Though unscrupulous landlords operating hotels in the Downtown has long been an issue in Vancouver — as previous city and police reports have shown — the report also points to the challenge honest owners have in keeping a hotel clean, safe and affordable.
“[Single-room-occupancy] hotels are difficult to properly maintain and manage at rents affordable to very low-income individuals without significant direct public investment in revitalization and operations, or indirectly through increasing the shelter rate component of social assistance,” the report said.
The report further states the high cost of upgrading 100-year-old buildings, combined with a rise in new investors who buy hotels in strategic locations on a speculative basis — or to maximize revenue from commercial or retail space — has intensified “two troubling building trajectories:” disinvestment and unmet health needs in the most affordable hotels, leading to deteriorating and unsafe conditions, and loss of affordability and displacement of low-income residents in the more well-maintained buildings.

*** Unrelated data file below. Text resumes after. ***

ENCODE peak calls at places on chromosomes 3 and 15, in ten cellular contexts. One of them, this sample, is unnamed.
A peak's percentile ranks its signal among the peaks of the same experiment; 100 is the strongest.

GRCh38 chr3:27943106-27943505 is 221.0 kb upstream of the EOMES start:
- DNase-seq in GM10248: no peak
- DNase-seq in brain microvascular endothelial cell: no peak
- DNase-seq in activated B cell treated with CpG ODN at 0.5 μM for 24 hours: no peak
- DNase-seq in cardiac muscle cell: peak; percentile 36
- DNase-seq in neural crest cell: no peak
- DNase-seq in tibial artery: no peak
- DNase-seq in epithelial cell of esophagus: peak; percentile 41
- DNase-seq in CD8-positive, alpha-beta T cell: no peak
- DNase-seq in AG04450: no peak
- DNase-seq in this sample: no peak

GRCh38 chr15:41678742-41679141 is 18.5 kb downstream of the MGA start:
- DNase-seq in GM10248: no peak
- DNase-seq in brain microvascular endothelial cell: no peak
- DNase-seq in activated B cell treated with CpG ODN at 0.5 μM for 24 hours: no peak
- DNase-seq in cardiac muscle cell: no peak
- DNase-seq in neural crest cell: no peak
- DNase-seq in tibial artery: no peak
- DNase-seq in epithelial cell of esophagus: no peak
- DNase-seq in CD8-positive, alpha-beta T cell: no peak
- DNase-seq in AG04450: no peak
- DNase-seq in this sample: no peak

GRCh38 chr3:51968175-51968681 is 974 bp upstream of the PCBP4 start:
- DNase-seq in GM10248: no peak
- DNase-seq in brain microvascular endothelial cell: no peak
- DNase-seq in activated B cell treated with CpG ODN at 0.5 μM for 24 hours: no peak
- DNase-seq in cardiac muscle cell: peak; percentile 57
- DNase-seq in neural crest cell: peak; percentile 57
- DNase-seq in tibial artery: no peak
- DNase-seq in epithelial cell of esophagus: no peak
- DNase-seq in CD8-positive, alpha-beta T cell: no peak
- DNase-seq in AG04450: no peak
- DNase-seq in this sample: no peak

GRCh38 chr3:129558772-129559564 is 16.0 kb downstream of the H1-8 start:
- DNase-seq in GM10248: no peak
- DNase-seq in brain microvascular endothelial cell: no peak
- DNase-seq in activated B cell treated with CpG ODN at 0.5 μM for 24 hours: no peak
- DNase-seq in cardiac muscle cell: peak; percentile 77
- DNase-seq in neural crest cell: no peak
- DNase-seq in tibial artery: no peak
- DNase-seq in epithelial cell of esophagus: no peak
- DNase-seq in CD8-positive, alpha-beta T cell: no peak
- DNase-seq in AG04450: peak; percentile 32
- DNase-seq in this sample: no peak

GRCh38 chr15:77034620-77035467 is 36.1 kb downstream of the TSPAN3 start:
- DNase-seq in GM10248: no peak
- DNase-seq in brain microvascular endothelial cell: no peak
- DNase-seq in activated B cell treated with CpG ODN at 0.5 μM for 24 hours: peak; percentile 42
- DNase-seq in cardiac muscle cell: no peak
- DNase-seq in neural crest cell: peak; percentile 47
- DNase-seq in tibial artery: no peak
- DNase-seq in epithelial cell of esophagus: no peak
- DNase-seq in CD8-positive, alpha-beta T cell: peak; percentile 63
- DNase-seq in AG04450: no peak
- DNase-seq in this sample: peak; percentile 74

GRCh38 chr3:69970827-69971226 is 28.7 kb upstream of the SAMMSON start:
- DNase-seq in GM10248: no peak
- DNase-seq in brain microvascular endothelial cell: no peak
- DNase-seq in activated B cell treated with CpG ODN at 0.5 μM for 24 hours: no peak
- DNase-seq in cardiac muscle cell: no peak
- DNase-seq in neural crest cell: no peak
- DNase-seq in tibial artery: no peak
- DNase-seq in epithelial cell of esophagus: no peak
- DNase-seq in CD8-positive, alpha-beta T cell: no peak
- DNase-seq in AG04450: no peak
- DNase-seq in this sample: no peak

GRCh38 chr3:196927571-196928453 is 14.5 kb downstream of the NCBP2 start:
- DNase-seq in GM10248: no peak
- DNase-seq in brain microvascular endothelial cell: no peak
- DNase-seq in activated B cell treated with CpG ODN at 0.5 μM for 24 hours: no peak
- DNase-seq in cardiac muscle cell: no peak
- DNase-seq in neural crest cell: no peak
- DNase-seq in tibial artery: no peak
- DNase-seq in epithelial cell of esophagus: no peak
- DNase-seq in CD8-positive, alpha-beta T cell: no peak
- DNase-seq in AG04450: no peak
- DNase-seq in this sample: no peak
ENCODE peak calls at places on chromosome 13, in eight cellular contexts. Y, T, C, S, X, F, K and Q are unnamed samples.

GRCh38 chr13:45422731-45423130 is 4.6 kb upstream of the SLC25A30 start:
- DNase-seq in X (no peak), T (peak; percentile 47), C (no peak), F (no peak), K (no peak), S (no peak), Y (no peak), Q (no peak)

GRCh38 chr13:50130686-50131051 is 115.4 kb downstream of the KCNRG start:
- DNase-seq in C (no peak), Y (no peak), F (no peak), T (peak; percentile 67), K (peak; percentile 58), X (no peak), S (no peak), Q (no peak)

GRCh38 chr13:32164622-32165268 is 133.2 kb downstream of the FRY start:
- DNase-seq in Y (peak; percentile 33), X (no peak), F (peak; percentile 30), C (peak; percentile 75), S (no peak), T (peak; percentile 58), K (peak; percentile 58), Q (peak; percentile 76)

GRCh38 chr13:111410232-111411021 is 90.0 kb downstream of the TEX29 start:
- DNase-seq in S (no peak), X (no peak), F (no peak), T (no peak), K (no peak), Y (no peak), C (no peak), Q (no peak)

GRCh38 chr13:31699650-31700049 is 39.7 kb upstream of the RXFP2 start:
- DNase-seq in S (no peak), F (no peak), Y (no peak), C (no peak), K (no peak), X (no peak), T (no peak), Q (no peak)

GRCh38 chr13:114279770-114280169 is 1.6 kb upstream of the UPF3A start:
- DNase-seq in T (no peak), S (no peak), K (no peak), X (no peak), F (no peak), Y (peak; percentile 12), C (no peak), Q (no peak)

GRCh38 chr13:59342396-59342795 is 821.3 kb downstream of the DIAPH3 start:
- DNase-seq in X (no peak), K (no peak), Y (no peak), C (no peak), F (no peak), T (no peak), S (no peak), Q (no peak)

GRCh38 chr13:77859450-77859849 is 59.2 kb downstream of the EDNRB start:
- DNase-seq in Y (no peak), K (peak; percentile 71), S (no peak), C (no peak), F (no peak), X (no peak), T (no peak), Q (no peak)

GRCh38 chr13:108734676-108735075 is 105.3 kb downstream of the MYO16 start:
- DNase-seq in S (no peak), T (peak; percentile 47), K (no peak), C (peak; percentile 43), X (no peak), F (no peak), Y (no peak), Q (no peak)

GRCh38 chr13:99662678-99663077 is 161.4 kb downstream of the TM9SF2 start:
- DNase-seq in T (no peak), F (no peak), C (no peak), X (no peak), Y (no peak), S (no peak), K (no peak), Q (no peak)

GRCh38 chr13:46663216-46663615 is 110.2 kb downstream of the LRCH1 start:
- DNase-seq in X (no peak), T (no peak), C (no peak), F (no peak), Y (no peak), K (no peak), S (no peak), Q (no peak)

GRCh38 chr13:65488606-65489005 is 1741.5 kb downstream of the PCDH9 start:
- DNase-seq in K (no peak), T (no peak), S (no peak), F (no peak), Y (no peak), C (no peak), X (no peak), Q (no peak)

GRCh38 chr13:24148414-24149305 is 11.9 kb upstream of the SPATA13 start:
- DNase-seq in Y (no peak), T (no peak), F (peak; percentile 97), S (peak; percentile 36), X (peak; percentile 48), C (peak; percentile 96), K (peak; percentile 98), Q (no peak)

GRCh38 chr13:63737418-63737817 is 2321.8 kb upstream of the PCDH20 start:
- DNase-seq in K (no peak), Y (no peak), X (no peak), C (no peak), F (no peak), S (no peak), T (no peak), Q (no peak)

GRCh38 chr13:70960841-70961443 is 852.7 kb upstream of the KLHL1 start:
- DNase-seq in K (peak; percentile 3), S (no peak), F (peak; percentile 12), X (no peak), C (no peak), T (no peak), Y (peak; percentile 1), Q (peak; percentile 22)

“Generally, the worst [single-room-occupancy hotels] have lower rents, more frequent violations and house lower-income and often more marginalized tenants,” the report said.
“Where disinvestment is coupled with poor management practices, criminal activity, a lack of responsiveness by owners, and few to no tenant supports, the risk to both the buildings’ physical condition and the health and safety of its tenants is compounded.”
At the opposite end of the continuum, the report continued, new investor buildings have fewer violations, higher rents, and serve higher-income tenants, such as students or service workers.
In the middle are a number of hotels and rooming houses with owners who, to varying degrees, manage to maintain and operate their buildings without significantly compromising affordability, sometimes with a history or mandate of supporting low-income, new immigrant and working poor tenants.